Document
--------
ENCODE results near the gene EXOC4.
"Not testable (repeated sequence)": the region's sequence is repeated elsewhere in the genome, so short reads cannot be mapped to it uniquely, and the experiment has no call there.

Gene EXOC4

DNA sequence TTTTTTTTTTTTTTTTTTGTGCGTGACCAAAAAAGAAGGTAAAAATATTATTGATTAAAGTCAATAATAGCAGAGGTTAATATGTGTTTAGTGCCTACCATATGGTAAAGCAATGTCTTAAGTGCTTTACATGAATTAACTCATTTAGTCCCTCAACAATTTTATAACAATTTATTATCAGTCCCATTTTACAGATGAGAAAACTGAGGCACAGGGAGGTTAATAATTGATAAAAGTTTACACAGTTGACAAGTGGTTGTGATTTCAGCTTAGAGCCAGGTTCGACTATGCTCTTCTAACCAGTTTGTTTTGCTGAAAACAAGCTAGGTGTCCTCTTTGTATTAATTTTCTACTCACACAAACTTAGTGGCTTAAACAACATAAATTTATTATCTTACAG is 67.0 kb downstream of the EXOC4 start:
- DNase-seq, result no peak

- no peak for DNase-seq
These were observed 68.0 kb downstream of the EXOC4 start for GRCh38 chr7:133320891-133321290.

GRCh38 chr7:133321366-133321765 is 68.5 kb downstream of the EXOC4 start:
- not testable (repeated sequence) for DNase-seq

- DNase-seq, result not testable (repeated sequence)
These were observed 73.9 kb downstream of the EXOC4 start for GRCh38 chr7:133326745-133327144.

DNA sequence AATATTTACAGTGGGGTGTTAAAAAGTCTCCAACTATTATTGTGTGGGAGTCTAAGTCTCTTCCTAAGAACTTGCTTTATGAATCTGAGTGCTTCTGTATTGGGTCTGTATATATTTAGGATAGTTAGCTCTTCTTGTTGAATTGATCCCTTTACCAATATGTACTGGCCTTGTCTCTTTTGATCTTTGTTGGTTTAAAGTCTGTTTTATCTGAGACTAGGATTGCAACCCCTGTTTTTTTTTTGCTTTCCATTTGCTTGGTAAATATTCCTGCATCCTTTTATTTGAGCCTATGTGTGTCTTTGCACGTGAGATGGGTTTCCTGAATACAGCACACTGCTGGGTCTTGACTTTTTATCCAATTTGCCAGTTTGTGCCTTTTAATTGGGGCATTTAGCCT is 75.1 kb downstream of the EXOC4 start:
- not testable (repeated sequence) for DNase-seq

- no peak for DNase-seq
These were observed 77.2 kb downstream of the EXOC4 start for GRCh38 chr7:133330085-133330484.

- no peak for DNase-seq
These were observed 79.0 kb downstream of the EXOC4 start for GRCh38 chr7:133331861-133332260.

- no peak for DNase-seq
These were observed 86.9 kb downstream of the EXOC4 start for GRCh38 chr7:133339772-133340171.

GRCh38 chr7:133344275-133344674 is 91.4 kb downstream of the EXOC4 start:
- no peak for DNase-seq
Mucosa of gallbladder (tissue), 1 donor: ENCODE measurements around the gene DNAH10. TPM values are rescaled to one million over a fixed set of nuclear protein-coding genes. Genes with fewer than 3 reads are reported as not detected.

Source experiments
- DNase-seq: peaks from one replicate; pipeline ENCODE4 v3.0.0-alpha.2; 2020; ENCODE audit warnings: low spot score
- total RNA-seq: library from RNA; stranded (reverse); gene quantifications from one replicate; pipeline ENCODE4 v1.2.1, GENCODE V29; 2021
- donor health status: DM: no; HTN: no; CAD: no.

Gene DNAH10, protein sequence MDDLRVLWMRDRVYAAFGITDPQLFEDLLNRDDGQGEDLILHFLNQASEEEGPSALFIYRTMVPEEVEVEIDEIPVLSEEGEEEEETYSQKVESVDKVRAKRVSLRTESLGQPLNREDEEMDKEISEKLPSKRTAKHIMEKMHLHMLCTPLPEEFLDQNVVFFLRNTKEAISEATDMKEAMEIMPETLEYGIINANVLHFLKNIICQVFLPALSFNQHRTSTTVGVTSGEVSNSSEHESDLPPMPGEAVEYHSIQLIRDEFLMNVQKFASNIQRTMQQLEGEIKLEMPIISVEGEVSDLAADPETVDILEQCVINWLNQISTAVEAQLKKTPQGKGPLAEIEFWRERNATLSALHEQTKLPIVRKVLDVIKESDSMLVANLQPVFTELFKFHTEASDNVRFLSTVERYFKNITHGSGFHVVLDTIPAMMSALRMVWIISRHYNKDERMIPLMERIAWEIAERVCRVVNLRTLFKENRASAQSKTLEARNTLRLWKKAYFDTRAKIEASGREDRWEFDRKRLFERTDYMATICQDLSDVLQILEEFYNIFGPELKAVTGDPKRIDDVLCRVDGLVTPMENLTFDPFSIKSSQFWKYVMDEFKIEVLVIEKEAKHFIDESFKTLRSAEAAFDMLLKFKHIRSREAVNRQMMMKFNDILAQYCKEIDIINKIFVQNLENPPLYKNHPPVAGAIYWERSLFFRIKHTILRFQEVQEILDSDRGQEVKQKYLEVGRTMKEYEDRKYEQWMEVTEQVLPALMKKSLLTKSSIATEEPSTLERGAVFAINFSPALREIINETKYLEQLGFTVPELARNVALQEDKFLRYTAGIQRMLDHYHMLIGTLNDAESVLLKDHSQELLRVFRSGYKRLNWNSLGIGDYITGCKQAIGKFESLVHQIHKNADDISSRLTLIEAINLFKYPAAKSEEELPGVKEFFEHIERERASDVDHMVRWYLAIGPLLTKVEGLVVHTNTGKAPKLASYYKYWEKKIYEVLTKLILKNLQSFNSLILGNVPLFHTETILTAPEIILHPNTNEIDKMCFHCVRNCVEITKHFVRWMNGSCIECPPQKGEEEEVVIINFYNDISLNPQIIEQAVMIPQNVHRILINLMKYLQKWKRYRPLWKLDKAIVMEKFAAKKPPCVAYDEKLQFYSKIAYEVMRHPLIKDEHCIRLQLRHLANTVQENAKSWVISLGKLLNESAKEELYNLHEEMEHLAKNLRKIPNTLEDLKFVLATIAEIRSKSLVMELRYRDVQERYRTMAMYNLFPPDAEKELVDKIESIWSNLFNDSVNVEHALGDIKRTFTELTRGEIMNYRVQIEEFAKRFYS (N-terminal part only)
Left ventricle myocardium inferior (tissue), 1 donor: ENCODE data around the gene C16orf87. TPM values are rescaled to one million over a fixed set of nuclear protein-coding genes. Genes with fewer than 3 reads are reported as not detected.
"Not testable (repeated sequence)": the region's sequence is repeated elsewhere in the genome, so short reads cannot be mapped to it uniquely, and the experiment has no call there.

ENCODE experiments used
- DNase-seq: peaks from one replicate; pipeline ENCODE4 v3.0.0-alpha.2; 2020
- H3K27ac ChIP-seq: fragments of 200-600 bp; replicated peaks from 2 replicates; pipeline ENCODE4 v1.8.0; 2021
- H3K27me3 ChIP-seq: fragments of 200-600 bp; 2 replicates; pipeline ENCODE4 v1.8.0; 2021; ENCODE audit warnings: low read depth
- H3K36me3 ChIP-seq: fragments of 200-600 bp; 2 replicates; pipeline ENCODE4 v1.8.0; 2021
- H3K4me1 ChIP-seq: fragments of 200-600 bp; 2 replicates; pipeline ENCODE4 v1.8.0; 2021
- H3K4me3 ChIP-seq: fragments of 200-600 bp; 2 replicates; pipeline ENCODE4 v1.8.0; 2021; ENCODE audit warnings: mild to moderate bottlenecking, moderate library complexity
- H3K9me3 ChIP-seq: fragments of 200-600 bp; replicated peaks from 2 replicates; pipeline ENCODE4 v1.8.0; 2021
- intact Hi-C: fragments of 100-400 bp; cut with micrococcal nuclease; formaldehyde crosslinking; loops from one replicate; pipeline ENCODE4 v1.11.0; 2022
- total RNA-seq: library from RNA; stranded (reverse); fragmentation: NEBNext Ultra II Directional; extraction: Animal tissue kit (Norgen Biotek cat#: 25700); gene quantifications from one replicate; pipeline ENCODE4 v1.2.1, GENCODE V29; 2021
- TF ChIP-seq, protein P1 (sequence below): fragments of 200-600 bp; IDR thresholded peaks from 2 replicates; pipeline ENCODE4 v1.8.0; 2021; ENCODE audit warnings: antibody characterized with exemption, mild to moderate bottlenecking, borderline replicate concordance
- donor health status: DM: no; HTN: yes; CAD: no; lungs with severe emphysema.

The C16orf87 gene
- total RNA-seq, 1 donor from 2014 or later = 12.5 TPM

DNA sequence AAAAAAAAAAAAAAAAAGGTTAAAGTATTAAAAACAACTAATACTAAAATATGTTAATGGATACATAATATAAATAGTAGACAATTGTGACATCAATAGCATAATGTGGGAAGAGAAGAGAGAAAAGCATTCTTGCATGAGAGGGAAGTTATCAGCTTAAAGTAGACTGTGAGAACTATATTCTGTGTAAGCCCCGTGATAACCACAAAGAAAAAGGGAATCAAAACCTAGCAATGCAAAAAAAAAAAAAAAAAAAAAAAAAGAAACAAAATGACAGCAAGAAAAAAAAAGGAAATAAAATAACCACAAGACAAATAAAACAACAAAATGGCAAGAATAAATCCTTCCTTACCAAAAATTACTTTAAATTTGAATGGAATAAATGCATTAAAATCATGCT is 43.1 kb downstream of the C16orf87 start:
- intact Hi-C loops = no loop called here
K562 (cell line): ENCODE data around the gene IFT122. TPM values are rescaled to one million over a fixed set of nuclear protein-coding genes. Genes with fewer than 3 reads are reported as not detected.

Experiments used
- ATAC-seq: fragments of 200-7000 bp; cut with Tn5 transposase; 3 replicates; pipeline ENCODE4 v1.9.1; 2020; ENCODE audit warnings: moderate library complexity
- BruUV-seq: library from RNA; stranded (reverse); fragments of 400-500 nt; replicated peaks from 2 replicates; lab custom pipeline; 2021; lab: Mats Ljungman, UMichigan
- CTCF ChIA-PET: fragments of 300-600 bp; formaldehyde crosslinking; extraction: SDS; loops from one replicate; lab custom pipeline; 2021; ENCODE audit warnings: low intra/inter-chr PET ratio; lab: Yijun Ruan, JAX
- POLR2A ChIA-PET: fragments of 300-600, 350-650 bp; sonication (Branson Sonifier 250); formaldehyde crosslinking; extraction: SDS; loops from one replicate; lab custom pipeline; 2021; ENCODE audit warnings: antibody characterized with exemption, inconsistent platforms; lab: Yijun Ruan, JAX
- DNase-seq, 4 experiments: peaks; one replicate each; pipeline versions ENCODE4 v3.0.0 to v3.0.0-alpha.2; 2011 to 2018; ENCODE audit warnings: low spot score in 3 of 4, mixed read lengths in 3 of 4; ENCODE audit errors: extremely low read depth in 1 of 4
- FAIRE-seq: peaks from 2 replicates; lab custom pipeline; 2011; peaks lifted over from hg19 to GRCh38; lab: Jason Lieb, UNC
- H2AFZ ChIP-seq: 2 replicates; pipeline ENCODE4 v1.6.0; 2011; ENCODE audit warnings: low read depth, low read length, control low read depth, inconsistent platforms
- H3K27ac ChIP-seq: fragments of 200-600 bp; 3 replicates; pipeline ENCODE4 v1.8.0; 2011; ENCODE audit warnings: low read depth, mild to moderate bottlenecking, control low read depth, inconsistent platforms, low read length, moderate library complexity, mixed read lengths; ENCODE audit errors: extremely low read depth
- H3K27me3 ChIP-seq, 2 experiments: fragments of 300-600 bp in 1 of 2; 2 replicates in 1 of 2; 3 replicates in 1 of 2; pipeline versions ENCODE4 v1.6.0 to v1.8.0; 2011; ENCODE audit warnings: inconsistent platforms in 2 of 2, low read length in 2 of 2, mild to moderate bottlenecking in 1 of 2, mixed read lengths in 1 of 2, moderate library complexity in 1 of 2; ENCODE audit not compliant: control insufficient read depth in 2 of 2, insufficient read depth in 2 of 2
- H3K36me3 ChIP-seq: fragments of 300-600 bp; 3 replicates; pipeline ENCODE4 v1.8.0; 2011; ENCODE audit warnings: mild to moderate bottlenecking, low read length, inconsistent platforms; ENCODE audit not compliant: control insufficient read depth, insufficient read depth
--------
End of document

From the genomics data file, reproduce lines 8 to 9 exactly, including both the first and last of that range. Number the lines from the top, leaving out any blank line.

GRCh38 chr7:133321366-133321765 is 68.5 kb downstream of the EXOC4 start:
- not testable (repeated sequence) for DNase-seq